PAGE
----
Cutting taxes for the rich is unfair and doesn't tackle poverty - here's why
Our CEO Danny Sriskandarajah returned from Somalia last week. Here and across that region of East Africa, famine is looming, and already it is estimated that one person is dying of hunger every 48 seconds.
“What’s heartbreaking is the fact that we know how to prevent famine”
But one thought kept haunting Danny as he met families on the brink. In his words: “What’s heartbreaking is the fact that we know how to prevent famine”. On top of the drought and the complications of conflict, there is an element of choice here. Political choices have been taken by those in power that mean that the humanitarian appeal for Somalia is underfunded. So far this financial year, for example, the UK Government has said they will spend less than a fifth of what they rightly put forward in 2017-8 during the region’s last major hunger crisis when major famine was prevented.
We were able to watch one of those political choices live on our television screens the other week as the new UK Chancellor of the Exchequer Kwasi Kwarteng delivered his “mini budget”. We think he made the wrong choices, and we also think there is a real risk that even worse decisions could be on the way that will have far reaching consequences.
The UK has been facing its own, very serious, cost of living crisis all year. Food prices have been rising, and energy bills were predicted to soar. In this context, many called for the new UK Prime Minister to take action to protect households and businesses from this energy price rise, which she rightly did. It was estimated by the government that this package of energy price caps would cost about £60bn pounds this year, and maybe be as much as £150bn over the next two years.
The choice to increase inequality
The choice facing the Chancellor and Prime Minister was therefore how to pay for this. They could borrow it all. Or they could find some money by taxing windfall profits and excess wealth. Instead, they chose to add to the pressure on public finances, by cutting taxes.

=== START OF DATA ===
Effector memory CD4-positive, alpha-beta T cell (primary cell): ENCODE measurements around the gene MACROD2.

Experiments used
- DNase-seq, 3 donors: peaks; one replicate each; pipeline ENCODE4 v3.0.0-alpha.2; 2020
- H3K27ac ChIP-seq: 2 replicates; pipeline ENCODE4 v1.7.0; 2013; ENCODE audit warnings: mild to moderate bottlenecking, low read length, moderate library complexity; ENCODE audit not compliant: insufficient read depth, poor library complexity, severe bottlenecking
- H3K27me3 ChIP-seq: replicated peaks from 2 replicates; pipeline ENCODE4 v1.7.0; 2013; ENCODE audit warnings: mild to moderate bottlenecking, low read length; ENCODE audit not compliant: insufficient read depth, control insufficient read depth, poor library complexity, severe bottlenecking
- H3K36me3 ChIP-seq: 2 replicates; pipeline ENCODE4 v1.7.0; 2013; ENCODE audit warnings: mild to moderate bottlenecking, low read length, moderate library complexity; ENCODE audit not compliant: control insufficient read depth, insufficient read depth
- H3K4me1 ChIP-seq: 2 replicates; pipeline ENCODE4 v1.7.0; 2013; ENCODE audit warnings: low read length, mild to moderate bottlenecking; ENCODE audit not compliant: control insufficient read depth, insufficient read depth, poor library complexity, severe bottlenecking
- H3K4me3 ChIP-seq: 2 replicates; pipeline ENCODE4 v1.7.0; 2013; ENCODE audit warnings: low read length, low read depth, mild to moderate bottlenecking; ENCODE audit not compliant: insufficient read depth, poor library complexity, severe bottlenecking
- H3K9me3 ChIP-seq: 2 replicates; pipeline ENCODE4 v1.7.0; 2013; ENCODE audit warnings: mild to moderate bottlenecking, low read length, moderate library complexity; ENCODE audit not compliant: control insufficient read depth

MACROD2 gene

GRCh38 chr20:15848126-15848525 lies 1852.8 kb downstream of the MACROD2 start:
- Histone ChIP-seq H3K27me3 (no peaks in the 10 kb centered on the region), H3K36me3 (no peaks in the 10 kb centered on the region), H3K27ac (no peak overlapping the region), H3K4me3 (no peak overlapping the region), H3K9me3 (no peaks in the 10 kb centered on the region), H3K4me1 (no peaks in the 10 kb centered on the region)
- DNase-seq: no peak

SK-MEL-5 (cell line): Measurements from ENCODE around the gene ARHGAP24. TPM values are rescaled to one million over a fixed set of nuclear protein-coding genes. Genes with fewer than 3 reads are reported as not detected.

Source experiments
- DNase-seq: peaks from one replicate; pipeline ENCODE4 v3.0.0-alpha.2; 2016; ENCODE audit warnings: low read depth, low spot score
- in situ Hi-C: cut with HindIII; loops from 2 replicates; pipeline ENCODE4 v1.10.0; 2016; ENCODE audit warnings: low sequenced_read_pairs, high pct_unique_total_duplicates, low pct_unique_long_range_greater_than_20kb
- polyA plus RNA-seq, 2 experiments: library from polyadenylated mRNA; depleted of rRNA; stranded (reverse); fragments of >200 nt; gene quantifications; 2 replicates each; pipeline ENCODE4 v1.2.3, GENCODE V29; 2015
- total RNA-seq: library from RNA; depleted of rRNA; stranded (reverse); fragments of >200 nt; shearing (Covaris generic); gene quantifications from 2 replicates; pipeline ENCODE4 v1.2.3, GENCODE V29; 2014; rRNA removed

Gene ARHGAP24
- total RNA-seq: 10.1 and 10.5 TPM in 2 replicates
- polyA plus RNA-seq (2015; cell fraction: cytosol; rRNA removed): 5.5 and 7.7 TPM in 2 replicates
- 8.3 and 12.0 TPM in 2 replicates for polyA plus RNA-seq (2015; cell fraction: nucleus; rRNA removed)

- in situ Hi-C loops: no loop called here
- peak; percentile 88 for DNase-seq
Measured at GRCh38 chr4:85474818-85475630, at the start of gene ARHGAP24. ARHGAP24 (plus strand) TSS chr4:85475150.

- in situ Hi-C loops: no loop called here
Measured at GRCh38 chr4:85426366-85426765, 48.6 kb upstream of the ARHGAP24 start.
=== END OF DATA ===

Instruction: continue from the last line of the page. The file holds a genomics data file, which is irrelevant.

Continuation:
When you cut taxes, and especially when you cut the top rate of tax, the effect is to give more benefits to the rich. This is what this budget did. Even the International Monetary Fund took the unusual step of criticising the UK Government, saying that "The nature of the UK measures will likely increase inequality".
Oxfam has more than a decade of research to show that economic inequality is not only unfair, but undermines our ability to fight poverty, emphasises inequalities of race and gender, and contributes to climate change. In short, evidence that the Government made the wrong choice.
The faith in GDP growth
The government would argue that we shouldn’t be concerned about increasing inequality today as, the aim is to stimulate growth tomorrow which would benefit everyone. It is very unclear whether tax cuts really do stimulate growth. But it is also important to understand that growth doesn’t necessarily lead to less poverty.
You can have very uneven growth – based around a few cities or a few industries - and still leave large parts of the country behind. You can also grow your economy and not count the environmental damage you are doing for future generations.
So just hoping for ‘growth’ as a reason for cutting taxes for the richest, doesn’t seem like a good choice either.
The worse choices to come
So now we are left with an eyewatering hole in the public finances, to pay for the energy price cap, but also to pay for tax cuts for wealthy people and companies. Our very real fear is that the government will choose to make this up with spending cuts. There has been talk of reducing the amount spent on benefits. There are signs that climate change will not be a top priority, and we worry that the commitment to spend 3% of the UK’s GDP on defence spending will mean that the aid budget will be further cut.
And so we are back to Somalia, where families face famine. We cannot let these choices, made in Westminster mean that we don’t help people who are on the very brink of survival.
The government is starting to make the right choices - to listen – but they need to go further
Today, after a week of political turmoil, the Chancellor did make the welcome announcement that they would not be going ahead with getting rid of the 45p rate of tax. This does make a difference because that would have vastly contributed to inequality. But, by some estimates, that still leaves the government needing to find £43 billion in the next few years to fund the rest of the tax cuts. The risk of cuts to public spending, welfare and aid remains.
We need to speak out and take action.
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